UK - UK retailers M&S and Waitrose have been named as front-runners in responsible soy use, according to WWF’s Soy Scorecard.
The firms are among 16 European leaders in soy sustainability listed in the Scorecard, released in advance of the 11th annual conference of the Round Table on Responsible Soy (RTRS) which takes place in Brazil this week.
However, WWF said many other companies do not acknowledge their use of soy and have done little to address the impact that irresponsible soy production can have on people and nature in vulnerable landscapes.
The Soy Scorecard assesses 133 leading European retailers, food service companies, consumer goods manufacturers, dairy companies, meat, egg and feed companies.
Criteria measured included transparency on total soy use, use of responsibly produced soy and efforts to remove deforestation from soy supply chains. The companies are based in Belgium, Denmark, Finland, France, the Netherlands, Poland, Sweden, Switzerland and the UK. Overall, Dutch and Swedish firms performed most strongly against the criteria.
Dr Emma Keller, Agricultural Commodities Manager, WWF-UK said: “Because of its widespread use as an animal feed, soy is a hidden ingredient in products including meat, farmed fish, dairy products like milk and cheese, and eggs.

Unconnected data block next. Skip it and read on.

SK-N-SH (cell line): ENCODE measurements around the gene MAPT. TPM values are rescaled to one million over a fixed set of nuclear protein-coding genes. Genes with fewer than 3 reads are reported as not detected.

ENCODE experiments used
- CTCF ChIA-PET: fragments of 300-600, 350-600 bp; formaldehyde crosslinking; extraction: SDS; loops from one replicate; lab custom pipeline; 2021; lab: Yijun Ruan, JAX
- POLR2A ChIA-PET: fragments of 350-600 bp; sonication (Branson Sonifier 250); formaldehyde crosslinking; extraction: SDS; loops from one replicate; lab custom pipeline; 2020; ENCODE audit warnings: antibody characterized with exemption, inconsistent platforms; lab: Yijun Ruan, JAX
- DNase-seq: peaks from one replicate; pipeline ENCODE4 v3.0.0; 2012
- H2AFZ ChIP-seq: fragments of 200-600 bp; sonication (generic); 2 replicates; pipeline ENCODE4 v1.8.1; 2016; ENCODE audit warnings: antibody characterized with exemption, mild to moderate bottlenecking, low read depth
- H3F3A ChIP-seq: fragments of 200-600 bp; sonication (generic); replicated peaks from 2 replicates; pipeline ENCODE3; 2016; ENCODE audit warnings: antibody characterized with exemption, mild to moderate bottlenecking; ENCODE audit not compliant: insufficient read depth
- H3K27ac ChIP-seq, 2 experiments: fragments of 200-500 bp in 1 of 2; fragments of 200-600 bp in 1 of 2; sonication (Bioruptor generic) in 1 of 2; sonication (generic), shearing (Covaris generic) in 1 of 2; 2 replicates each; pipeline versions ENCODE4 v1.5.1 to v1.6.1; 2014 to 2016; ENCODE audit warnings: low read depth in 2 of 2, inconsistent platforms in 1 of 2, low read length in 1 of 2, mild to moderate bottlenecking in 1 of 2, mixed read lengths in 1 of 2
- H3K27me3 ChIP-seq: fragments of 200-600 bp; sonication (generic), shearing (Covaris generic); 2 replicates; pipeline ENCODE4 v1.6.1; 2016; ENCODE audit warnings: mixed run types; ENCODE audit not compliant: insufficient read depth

“We want consumers to be able to make informed choices about the impact of the food they buy. The Soy Scorecard helps show which supermarkets and brands are taking this issue seriously those who aren’t. Many retailers are leading the way, but it’s time to see the food service and animal feed sectors step up, as they are missing a trick in a world that now demands ethical behaviour and transparency from companies.”
WWF calls on all companies in the soy supply chain to be transparent about their use of soy, source responsible soy that is produced by RTRS and ProTerra, and to join forces with others to stop deforestation and conversion of natural habitats in soy supply chains.
WWF’s Sandra Mulder, Senior Advisor Market Change said: “WWF is pleased to see some real frontrunners especially in the retail and dairy sectors. But it is clear that many companies take advantage of the lack of consumer awareness about soy in order to do nothing on this issue. 69 companies decided not respond to our call for transparency - this is more than half of the 133 companies approached by WWF.
“Many Europeans still don’t know that they eat on average 61 kilos of soy per year, mostly embedded in their meat and dairy products, and what impact this has on the ecosystems of South America.”
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